Virtual human modelling and animation for real-time sign language visualisation
Van Wyk, Desmond Eustin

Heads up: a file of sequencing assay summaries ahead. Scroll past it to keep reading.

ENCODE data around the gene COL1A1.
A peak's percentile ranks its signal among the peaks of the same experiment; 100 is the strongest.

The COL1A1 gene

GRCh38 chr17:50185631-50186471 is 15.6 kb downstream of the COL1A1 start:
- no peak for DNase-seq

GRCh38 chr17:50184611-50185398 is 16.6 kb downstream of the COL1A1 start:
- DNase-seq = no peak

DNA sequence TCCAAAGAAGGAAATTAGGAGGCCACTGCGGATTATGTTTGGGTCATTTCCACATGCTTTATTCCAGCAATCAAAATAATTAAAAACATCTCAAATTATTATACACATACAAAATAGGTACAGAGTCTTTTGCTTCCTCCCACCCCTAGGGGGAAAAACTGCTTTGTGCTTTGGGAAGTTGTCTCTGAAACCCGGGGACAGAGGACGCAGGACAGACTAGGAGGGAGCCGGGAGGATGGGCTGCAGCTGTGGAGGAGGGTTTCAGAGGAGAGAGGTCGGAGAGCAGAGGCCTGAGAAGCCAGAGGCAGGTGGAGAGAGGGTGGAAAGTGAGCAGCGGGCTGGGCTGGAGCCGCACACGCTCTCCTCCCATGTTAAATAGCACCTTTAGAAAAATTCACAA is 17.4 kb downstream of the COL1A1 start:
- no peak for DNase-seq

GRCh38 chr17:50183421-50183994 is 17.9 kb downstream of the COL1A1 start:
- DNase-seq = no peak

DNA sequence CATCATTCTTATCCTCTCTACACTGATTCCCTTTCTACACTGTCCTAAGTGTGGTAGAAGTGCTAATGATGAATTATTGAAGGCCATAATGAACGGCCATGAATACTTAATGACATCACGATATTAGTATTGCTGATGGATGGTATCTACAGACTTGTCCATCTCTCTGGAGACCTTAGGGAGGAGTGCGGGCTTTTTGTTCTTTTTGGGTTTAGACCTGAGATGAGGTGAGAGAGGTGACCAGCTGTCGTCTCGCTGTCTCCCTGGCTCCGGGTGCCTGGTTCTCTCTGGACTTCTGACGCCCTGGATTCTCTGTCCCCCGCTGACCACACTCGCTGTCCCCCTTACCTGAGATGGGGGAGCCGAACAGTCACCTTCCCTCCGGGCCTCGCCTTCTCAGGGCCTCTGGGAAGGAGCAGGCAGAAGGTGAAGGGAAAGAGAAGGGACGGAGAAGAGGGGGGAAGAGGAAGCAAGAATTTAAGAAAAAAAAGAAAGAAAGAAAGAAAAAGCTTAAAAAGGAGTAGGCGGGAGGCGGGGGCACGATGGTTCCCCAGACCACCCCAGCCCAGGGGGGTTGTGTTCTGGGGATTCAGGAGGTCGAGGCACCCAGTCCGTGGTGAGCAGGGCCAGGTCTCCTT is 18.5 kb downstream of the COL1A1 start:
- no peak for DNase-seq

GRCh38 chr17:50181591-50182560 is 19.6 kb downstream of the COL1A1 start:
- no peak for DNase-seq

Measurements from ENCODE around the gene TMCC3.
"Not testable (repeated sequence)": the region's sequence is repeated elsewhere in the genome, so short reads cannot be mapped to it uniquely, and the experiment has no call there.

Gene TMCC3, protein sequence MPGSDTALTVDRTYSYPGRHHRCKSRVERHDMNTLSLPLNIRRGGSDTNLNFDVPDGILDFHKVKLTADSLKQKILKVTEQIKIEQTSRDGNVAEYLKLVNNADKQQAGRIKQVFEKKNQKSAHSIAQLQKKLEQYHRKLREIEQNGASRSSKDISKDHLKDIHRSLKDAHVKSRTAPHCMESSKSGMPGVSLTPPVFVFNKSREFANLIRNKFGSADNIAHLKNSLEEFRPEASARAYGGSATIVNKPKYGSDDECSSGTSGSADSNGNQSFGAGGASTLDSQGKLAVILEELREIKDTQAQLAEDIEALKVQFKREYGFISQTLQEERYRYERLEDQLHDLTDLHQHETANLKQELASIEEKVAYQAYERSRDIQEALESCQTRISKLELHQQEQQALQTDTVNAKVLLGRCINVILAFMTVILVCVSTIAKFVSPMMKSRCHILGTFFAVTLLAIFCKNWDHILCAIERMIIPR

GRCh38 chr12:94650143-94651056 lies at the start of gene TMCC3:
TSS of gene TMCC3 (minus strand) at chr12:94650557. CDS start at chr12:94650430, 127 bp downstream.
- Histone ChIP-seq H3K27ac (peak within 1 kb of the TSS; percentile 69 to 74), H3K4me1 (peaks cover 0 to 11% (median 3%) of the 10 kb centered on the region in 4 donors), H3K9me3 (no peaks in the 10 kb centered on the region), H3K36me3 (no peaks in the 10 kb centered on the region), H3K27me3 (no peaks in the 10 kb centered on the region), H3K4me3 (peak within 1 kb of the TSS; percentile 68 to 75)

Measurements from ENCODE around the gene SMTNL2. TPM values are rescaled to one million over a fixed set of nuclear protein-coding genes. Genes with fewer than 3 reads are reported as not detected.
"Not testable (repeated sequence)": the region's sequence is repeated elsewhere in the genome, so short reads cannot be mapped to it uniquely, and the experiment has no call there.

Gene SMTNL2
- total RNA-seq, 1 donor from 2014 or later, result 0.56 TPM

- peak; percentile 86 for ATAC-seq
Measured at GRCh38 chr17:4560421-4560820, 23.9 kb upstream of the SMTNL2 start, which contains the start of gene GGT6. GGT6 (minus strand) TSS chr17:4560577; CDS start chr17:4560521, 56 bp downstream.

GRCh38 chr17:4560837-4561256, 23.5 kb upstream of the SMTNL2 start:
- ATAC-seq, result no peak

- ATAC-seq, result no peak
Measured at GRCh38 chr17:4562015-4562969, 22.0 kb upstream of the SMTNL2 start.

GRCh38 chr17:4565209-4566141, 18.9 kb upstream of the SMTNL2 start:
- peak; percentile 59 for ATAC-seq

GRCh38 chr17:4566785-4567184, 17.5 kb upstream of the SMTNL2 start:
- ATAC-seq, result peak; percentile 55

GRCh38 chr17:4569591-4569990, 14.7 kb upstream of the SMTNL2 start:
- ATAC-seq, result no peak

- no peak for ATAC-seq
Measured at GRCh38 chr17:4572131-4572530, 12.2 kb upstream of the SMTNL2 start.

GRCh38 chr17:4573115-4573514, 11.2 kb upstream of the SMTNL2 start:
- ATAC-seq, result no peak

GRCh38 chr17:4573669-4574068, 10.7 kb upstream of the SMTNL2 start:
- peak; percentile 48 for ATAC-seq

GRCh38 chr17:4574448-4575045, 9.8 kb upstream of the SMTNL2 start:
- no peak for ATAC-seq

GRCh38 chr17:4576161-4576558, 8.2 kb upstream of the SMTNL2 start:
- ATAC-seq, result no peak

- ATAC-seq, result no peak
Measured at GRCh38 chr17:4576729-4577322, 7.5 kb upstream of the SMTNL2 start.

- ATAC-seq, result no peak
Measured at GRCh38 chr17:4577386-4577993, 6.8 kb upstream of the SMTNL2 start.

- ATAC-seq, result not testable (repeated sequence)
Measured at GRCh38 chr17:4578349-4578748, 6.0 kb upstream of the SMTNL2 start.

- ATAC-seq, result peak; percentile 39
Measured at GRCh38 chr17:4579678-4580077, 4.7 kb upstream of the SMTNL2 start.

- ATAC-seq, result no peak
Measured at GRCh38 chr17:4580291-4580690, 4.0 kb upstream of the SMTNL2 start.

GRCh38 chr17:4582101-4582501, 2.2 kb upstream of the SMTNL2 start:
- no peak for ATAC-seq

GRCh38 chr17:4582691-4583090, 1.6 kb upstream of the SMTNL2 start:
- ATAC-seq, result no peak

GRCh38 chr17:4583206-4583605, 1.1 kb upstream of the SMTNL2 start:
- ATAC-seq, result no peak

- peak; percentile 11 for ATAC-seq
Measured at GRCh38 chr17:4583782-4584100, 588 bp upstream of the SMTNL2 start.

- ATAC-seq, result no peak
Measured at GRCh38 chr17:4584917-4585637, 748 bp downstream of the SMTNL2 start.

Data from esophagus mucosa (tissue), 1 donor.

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This thesis investigates the modelling and animation of virtual humans for real-time sign language visualisation. Sign languages are fully developed natural languages used by Deaf communities all over the world. These languages are communicated in a visual-gestural modality by the use of manual and non-manual gestures and are completely di erent from spoken languages. Manual gestures include the use of hand shapes, hand movements, hand locations and orientations of the palm in space. Non-manual gestures include the use of facial expressions, eye-gazes, head and upper body movements. Both manual and nonmanual gestures must be performed for sign languages to be correctly understood and interpreted. To e ectively visualise sign languages, a virtual human system must have models of adequate quality and be able to perform both manual and non-manual gesture animations in real-time. Our goal was to develop a methodology and establish an open framework by using various standards and open technologies to model and animate virtual humans of adequate quality to e ectively visualise sign languages. This open framework is to be used in a Machine Translation system that translates from a verbal language such as English to any sign language. Standards and technologies we employed include H-Anim, MakeHuman, Blender, Python and SignWriting. We found it necessary to adapt and extend H-Anim to e ectively visualise sign languages. The adaptations and extensions we made to H-Anim include imposing joint rotational limits, developing exible hands and the addition of facial bones based on the MPEG-4 Facial De nition Parameters facial feature points for facial animation. By using these standards and technologies, we found that we could circumvent a few di cult problems, such as: modelling high quality virtual humans; adapting and extending H-Anim; creating a sign language animation action vocabulary; blending between animations in an action vocabulary; sharing animation action data between our virtual humans; and e ectively visualising South African Sign Language.